"Hey! Guys! No touching the ancient inscriptions!"

On the 20th, I took a field trip with my Egyptology class to Dahshur, Memphis, and Saqqara to play in the pyramids. Of course, spending half of my weekend on a class trip was not ideal for me, but I suppose if you have to, spending Saturday spelunking in pyramids dating back thousands of years before Christ isn't terrible. First, we visited the Red [or Northern] Pyramid at Dahshur. We rode an hour into the palm tree forests, through rural villages, and finally out into the desert to one of the lesser visited pyramids, which was blissfully almost tourist-free. Looming in the smog, one could just decipher the famous Bent Pyramid on the horizon. We hiked about a third of the way up the Red Pyramid, built by King Sneferu. Standing at the entrance and already panting, I cursed my cigarettes and chugged water. It would only get worse.
Upon entering the pyramid, one begins a gradual descent through a passage roughly three feet high and three feet wide, at a 40 degree angle. This causes one to crouch in a terribly uncomfortably position and shimmy down a ladder-like ramp into the hot, dank dark for hundreds of feet. I was not prepared for the heat. It has nearly 100 degrees outside in the desert, but for some reason I expected the tomb to be chilly. Instead, it was hot and humid and I was pouring sweat. The smell that greets you as you step out of the passage into the corbelled receiving room is terrible: something like rubbing alcohol and mothballs; it is certainly not a stretch to believe that a dead body lay here and decomposed for thousands of years. In addition, as one might expect, it was difficult to breathe. Beyond the smell and the humidity, the shaft we had just come down was the only source of air, and my breathing was labored. Panicking slightly, I made my way to the tomb, but there was not much to see; much of it had been torn apart my earlier explorers who were sure there was more to the tomb than what met the eye..but they were wrong, and sadly, desecrated the ancient tomb for no reason.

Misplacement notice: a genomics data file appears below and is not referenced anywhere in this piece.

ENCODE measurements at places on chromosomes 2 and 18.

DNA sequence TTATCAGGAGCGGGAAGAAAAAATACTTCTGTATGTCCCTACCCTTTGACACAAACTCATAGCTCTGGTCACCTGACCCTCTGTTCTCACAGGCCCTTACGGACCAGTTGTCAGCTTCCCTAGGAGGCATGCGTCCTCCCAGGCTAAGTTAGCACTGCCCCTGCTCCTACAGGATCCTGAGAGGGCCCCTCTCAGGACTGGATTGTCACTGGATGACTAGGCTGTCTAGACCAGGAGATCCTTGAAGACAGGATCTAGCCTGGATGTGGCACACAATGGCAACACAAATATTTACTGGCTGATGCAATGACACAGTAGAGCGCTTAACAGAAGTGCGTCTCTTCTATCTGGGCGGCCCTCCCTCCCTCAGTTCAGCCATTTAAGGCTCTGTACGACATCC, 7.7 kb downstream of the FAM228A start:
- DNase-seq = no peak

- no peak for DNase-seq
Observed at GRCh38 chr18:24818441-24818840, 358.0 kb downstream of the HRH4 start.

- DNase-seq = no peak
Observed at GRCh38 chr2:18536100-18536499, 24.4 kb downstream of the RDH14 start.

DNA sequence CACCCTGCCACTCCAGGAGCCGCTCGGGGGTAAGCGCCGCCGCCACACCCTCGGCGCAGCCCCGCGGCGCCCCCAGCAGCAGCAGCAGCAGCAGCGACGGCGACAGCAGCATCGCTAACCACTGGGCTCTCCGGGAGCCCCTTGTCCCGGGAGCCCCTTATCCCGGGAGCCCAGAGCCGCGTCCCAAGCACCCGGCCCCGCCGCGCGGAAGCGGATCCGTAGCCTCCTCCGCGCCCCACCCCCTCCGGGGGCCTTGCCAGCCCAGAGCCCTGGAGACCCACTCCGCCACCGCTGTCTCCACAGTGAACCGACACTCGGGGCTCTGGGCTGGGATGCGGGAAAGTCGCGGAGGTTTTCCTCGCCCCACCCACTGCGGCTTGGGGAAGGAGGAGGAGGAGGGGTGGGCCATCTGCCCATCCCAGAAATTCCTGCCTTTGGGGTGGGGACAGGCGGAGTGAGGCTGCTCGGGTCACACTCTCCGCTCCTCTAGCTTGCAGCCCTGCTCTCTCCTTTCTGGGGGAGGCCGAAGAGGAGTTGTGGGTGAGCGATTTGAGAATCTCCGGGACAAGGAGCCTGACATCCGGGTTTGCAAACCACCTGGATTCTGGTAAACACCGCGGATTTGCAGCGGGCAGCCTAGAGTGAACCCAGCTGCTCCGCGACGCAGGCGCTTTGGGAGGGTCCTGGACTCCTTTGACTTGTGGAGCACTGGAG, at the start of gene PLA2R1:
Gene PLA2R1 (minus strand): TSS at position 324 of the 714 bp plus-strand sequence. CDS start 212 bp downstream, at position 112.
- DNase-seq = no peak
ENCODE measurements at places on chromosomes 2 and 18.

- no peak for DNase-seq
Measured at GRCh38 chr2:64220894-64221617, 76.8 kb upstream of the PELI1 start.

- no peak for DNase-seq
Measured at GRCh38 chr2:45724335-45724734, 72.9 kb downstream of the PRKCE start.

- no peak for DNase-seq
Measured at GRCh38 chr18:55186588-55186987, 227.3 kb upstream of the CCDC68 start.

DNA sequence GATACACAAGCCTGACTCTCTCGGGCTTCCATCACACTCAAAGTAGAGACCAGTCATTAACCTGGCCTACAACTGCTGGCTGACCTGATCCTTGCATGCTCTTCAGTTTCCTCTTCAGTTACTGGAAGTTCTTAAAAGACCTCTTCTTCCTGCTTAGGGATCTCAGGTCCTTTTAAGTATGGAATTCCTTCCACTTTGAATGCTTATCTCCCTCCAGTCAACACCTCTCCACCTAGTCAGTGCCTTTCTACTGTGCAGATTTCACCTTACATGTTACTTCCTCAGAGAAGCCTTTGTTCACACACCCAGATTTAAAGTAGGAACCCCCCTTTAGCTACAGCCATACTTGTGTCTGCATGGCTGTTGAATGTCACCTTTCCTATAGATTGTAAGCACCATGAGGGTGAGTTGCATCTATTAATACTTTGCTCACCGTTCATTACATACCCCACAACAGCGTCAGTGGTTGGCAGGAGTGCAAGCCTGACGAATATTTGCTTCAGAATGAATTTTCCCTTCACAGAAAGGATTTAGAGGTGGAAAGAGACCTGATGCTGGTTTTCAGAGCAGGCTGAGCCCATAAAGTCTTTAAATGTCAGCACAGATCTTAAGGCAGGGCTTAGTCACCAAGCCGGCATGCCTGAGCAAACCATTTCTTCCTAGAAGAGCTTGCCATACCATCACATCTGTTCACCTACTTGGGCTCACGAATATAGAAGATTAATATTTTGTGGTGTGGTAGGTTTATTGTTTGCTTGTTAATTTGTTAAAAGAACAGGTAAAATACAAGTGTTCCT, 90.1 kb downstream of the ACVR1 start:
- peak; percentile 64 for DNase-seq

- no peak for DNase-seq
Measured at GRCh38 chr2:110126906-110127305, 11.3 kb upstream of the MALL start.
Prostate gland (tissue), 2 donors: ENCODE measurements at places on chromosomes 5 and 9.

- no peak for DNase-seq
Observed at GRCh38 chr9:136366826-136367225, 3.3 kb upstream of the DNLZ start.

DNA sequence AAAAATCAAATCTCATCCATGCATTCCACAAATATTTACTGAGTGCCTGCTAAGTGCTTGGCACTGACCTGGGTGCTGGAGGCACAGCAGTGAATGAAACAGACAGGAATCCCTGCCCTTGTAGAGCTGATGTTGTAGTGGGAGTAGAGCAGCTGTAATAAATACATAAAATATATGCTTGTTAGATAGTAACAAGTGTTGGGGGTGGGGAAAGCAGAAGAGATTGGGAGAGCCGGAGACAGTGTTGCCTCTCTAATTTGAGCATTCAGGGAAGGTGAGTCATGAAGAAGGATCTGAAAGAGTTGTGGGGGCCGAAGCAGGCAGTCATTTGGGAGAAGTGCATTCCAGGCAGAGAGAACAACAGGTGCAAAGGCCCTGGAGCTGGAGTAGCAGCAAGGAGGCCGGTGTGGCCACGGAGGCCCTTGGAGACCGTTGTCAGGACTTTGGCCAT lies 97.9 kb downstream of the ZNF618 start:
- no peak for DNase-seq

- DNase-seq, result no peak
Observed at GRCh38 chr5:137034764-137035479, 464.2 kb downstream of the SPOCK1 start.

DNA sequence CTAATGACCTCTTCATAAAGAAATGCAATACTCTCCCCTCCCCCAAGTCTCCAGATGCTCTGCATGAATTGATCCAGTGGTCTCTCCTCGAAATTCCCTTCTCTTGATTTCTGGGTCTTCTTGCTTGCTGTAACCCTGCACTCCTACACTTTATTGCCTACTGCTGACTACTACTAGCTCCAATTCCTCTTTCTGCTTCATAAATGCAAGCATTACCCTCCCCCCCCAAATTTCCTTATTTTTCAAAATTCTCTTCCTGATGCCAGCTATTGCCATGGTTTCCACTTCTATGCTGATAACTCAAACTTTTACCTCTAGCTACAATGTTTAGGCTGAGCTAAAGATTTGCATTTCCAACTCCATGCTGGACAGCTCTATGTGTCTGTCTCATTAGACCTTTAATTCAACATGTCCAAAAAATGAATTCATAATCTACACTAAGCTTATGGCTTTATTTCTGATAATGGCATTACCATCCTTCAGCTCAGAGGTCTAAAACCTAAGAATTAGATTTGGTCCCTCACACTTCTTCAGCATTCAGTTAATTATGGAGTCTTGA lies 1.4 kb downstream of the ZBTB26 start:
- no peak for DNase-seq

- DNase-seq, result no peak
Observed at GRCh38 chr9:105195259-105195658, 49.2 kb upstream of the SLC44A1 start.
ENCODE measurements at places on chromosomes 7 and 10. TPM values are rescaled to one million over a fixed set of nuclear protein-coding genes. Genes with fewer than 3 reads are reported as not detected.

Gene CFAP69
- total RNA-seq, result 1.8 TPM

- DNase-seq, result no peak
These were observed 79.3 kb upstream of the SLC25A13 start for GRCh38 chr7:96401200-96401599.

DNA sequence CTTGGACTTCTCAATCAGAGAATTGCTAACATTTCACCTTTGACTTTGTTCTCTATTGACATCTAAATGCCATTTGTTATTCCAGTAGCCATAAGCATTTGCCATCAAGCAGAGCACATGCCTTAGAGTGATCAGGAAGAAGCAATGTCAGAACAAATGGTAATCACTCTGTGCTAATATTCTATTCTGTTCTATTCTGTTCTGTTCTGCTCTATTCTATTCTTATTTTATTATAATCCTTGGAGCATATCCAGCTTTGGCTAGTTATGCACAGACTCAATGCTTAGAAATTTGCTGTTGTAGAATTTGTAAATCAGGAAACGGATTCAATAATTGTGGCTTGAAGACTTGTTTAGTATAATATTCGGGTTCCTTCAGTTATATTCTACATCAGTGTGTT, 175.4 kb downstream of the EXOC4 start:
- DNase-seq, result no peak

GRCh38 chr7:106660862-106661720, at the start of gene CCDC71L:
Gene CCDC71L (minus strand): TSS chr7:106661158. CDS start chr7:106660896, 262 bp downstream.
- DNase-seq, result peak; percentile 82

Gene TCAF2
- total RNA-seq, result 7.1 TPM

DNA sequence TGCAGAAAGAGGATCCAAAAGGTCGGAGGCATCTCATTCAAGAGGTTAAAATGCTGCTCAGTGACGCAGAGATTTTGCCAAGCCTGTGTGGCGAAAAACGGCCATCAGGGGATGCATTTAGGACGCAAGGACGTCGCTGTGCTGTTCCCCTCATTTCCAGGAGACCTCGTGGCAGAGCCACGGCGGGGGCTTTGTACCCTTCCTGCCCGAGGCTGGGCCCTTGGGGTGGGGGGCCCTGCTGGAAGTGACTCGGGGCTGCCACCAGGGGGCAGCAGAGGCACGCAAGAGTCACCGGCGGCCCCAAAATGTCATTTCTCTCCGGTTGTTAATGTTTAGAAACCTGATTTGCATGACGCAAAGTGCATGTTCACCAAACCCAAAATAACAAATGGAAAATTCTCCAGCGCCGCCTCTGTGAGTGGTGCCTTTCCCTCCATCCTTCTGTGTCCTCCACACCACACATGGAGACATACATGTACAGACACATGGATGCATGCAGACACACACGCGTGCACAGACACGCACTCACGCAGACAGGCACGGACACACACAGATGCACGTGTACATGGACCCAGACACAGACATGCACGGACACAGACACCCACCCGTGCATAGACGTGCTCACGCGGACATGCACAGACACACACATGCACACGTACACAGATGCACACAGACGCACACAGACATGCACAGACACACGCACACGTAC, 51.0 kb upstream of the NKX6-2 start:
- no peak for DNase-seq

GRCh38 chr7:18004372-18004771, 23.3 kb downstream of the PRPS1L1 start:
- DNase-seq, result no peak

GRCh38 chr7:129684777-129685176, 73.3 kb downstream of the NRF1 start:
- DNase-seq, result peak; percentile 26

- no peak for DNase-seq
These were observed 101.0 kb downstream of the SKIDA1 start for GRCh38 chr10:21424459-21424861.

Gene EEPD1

I never imagined the scorching desert heat would be a welcome sensation, but after emerging from the heat of the pyramid, it was a relief. My legs were already on fire from the descent and corresponding climb back to the world of the living. Grateful for rudimentary air conditioning, I boarded the bus for Memphis. Honestly, Memphis, once the capital of ancient Egypt, was not very interesting. We toured a statuary garden and then headed to Saqqara. There we toured a museum, where I had my first run-in with a mummy [I know, I know, I've been in Egypt since August and just now saw my first's a shame]. Afterwards, we toured the Step Pyramid complex. Built for King Djoser, it was the world's first pyramid, and though not a "true" pyramid, was also the first man-made structure constructed completely of stone. Finally, we continued to a small, collapsed pyramid, which we entered. This was not as taxing as the Red Pyramid. The descent was shorter and the passage larger, and there is believed to be another air source lying undiscovered somewhere within the tomb, so it is cooler and easier to breathe. The draw to this otherwise unremarkable, and even pitiful looking, pyramid, is the hieroglyphs which are still beautifully intact on the walls and ceilings of the tombs. It is literally awe-inspiring to look at something long-dead hands etched into solid stone to act as a resurrection machine for a king. Stars dot the ceilings, etched there to recreate the night sky to which the king would ascend to become an "imperishable star" and also to denote royalty.
Finally, we entered the mastaba of Mereuka, filled with beautiful carvings depicting every aspect of life, and beautiful Nile scenes, where hippos and crocodiles battled and men fished and sailed. In some places, the original paint used by the ancients was still visible. The urge to touch something so old and enduring was almost overwhelming, but I controlled myself. Others didn't, and our teacher was not thrilled.
"Hey! Guys! No touching the ancient inscriptions!"

Sweaty, smelly, and covered in dust older than Christ [...literally], I got off the bus in Tahrir Square, where Becky and Megan were waiting on me to go to Khan al-Khalili, our favorite market, and also the site of a terrorist attack last year. We had a special errand to run. You see, we have a ghost. His name is Gus, and he comes to visit every other day or so. He knocks things down, breaks things, pulls my posters off of the wall, and hangs out with Becky when I'm not around. No, I'm not kidding. So there I am, disgusting and all Lara Croft:Tomb Raider-ed out, in Khan al-Khalili shopping for the biggest evil eye I can find to keep the ghost out of our room. Really> This is my life.

Only in Egypt. Oh, Masr.

0 "bhebek"s: